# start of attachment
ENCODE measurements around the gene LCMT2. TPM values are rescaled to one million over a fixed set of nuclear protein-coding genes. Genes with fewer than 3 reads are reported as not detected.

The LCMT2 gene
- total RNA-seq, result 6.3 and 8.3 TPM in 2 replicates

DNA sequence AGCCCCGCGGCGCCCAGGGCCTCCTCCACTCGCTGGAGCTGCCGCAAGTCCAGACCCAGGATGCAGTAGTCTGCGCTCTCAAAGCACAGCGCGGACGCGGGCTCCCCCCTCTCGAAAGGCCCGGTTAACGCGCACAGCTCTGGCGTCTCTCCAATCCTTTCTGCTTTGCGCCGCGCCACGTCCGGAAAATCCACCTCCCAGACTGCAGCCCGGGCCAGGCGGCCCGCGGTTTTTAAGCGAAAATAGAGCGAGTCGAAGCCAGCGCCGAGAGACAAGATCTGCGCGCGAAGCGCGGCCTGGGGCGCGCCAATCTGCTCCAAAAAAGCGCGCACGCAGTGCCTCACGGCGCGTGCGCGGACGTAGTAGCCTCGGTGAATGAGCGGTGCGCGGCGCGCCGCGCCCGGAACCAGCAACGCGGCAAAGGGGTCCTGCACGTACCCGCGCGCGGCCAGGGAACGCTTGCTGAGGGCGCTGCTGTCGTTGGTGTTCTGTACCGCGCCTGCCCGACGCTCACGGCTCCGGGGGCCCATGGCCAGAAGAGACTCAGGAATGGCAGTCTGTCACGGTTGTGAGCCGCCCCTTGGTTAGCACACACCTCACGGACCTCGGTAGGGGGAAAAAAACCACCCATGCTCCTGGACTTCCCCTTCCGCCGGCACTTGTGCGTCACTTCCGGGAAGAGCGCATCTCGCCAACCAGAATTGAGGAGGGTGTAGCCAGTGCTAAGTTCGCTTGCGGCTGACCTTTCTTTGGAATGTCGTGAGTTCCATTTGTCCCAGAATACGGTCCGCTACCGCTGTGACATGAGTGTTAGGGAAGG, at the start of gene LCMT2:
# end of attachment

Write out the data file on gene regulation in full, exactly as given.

ENCODE measurements around the gene LCMT2. TPM values are rescaled to one million over a fixed set of nuclear protein-coding genes. Genes with fewer than 3 reads are reported as not detected.

The LCMT2 gene
- total RNA-seq, result 6.3 and 8.3 TPM in 2 replicates

DNA sequence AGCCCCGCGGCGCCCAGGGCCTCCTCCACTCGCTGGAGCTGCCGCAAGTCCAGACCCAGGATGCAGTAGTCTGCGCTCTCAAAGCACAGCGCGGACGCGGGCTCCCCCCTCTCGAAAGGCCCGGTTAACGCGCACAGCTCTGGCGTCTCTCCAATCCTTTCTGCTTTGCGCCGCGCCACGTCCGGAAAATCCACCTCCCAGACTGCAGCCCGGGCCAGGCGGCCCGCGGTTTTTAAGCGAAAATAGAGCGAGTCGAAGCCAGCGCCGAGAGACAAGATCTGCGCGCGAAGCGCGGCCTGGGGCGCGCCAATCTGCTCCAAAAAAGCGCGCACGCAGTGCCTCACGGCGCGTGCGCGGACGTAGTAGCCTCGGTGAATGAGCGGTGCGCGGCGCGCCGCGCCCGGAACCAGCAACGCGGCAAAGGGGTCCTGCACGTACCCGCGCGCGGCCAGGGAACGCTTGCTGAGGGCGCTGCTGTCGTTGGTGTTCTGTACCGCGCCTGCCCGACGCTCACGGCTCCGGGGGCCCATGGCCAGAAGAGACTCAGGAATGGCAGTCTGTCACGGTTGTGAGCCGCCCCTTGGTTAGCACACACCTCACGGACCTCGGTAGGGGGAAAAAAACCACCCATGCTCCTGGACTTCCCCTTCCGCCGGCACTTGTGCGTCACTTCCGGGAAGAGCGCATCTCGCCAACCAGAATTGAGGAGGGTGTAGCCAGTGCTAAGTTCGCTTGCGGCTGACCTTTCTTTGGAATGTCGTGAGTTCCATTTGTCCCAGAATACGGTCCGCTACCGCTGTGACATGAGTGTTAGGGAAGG, at the start of gene LCMT2: